Stradford, John the Baptist "J. B."(born: 1861 - died: December 22, 1935)
John the Baptist "J. B." Stradford was born enslaved in Versailles, KY, the son of Julius Caesar Stradford. The J. B. Stradford family moved to Tulsa, OK, in 1899. J. B. was a graduate of Oberlin College and Indiana Law School. He and his wife, Augusta, had lived in several cities, including Lawrenceburg, KY, before settling in Tulsa. J. B. became the richest African American in Tulsa via his rooming house, rental properties, and the largest African American-owned hotel in the United States. He initiated the development of Greenwood, a prosperous neighborhood referred to as "the Black Wall Street."
By 1920 the political, racial, and economic times were on a downward turn in Tulsa. On May 30, 1921, a story circulated that an African American man had assaulted a white woman, and there were rumors of a lynching. The next day Whites and African Americans armed themselves and met outside the Tulsa County Courthouse. A scuffle led to an exchange of gunfire and the beginning of the infamous Tulsa Race Riot. All 35 blocks of Greenwood were burnt to the ground. It was one of the worst riots in the nation's history. Twenty African American men, including J. B. Stradford, were indicted for starting the riot. Stradford jumped bail and left Tulsa. He later became a successful lawyer in Chicago. In 1996, the charges were officially dropped against Stradford.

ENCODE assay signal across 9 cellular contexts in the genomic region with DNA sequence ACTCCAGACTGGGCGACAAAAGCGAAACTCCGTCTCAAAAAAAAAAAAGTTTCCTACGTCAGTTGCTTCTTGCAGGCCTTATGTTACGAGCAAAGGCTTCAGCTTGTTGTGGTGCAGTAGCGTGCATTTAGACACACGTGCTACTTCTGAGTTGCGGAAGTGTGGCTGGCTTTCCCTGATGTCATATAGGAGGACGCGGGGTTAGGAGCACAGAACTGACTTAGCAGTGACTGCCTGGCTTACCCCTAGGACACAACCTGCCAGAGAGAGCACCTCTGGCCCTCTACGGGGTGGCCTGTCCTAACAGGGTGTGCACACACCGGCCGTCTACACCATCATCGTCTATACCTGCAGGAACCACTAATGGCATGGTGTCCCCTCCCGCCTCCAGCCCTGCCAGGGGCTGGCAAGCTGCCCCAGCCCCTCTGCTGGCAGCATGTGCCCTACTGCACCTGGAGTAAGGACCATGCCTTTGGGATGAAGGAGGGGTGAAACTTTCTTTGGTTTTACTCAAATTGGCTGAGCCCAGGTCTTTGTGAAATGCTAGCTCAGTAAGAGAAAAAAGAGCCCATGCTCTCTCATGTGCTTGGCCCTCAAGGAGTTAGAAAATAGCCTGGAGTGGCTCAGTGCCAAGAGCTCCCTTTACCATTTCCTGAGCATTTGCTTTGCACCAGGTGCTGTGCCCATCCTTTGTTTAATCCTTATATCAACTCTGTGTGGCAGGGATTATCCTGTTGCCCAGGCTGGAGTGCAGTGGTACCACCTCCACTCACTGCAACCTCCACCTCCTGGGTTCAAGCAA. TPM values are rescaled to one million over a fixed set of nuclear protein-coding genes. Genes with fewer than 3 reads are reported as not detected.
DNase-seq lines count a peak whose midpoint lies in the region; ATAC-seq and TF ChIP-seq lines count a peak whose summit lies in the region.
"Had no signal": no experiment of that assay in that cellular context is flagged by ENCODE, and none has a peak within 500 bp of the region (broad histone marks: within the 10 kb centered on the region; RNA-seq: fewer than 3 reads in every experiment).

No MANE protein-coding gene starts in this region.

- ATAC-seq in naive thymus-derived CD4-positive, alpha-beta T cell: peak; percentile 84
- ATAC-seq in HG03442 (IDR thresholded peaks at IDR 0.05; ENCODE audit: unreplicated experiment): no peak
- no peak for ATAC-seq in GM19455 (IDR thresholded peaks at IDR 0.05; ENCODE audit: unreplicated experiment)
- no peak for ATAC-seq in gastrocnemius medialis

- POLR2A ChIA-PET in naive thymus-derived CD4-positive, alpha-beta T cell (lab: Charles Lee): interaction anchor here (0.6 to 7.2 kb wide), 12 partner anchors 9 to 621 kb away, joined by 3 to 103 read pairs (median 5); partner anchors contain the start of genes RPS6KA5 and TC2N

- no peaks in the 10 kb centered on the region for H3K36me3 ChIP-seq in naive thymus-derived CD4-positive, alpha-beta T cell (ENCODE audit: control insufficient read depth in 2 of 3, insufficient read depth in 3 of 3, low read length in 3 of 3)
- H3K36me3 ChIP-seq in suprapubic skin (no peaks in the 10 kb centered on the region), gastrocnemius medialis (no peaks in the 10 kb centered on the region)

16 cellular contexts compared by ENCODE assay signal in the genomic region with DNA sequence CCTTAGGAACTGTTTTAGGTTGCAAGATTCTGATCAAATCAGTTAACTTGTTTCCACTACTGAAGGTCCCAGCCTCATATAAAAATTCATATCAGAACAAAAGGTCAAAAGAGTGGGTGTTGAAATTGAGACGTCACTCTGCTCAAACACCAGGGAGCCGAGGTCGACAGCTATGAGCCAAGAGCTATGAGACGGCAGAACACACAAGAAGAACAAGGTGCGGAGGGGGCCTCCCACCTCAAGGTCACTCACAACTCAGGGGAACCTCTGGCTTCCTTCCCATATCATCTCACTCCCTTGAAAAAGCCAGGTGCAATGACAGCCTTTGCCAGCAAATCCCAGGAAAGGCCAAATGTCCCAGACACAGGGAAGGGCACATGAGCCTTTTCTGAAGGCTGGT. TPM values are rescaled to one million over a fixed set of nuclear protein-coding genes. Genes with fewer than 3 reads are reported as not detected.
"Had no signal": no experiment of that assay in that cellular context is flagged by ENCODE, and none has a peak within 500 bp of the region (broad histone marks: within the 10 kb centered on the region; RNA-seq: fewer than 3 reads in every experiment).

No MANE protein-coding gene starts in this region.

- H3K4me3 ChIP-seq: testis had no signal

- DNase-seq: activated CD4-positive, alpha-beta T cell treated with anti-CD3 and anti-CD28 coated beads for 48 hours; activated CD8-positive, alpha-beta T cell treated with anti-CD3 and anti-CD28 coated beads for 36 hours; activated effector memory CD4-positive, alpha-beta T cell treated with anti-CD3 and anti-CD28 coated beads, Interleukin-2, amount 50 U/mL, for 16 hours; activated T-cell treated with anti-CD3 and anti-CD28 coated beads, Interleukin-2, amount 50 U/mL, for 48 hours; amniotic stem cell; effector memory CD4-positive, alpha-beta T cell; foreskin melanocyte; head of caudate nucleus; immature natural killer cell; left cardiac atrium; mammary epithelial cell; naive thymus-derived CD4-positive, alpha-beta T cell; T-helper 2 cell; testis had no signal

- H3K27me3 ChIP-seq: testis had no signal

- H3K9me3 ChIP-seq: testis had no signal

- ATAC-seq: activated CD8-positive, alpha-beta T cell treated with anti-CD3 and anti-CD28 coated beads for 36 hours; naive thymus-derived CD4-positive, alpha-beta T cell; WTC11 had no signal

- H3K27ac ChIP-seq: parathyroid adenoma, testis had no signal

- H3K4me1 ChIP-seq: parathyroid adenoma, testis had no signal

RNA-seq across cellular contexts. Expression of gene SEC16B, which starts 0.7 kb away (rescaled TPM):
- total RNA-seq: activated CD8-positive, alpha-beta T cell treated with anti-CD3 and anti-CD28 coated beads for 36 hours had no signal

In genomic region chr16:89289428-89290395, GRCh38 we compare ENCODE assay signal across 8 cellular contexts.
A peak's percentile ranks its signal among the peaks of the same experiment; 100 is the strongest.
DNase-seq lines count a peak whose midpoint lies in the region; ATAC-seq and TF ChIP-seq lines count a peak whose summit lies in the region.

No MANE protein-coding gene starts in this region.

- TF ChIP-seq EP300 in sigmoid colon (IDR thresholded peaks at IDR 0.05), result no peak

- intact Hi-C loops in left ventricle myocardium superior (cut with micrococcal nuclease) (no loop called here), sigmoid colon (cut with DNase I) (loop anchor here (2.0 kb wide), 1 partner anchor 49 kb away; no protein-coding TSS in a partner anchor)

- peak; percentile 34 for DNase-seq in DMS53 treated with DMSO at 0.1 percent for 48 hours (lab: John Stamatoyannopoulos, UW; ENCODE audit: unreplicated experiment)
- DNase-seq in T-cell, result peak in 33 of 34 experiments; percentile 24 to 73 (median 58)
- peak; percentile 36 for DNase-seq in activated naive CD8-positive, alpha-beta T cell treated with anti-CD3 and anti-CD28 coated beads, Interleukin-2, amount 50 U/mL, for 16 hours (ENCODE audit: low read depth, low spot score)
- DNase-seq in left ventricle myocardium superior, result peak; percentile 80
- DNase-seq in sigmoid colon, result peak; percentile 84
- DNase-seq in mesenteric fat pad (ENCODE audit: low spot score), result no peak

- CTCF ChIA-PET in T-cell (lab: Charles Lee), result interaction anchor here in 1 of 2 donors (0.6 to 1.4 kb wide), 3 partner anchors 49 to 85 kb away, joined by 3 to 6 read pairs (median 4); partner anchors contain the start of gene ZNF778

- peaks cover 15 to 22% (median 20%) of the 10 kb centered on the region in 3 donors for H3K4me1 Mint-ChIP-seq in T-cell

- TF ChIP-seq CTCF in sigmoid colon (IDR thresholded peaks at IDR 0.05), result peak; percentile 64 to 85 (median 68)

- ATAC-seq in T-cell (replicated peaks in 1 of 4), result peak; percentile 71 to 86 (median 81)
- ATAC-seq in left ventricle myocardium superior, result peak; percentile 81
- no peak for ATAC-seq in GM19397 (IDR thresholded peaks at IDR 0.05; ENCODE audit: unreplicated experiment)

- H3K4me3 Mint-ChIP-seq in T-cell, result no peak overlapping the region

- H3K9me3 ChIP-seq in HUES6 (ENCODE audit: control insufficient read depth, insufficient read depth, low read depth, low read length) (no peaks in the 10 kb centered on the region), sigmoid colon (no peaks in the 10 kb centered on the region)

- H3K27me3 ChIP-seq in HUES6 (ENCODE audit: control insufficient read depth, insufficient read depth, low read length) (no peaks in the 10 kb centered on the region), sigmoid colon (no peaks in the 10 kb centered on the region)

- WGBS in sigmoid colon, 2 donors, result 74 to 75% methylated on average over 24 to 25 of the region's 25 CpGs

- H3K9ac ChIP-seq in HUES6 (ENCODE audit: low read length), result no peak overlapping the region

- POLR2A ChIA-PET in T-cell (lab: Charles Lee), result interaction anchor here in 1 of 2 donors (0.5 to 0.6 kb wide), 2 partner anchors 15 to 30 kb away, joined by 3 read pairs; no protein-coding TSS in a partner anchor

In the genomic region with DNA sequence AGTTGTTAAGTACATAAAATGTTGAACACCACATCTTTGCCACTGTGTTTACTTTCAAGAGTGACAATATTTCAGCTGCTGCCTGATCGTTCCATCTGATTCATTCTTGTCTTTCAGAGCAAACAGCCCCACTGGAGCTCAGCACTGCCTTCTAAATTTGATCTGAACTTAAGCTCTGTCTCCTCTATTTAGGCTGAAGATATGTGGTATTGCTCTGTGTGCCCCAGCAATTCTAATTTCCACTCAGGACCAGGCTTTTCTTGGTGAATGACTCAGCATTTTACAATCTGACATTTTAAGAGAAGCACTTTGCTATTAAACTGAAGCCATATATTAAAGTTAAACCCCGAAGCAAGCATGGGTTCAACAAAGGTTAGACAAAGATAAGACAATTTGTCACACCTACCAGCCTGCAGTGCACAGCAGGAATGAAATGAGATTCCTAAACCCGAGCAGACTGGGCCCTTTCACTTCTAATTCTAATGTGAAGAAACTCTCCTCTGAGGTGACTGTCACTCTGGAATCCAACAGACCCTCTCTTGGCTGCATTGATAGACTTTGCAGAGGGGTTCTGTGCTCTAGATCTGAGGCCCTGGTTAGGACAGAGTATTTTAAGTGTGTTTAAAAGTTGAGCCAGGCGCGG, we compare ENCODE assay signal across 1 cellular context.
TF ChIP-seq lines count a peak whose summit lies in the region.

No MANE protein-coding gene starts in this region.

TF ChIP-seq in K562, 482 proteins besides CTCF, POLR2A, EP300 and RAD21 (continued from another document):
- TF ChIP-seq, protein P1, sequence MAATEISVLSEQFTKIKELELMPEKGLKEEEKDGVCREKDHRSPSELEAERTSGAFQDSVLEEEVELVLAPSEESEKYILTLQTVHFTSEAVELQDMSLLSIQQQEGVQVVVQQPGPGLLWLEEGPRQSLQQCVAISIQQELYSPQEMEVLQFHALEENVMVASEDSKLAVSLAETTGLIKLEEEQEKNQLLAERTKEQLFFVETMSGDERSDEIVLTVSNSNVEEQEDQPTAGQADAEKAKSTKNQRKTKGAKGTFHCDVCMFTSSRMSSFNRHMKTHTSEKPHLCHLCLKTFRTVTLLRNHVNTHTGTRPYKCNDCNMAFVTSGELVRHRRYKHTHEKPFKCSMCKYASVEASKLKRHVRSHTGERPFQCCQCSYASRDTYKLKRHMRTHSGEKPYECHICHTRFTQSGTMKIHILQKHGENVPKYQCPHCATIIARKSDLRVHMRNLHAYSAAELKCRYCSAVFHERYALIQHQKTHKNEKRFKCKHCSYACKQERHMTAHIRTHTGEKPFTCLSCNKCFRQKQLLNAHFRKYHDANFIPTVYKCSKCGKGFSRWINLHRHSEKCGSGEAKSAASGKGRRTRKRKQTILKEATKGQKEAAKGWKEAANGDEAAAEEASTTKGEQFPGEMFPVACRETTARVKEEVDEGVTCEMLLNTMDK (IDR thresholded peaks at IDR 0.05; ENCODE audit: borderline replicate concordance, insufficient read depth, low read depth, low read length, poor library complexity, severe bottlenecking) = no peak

For more see "Oklahoma clears Black in deadly 1921 race riot," New York Times, 10/26/1996, p. 8; and Death in a Promised Land: the Tulsa Race Riot of 1921, by S. Ellsworth.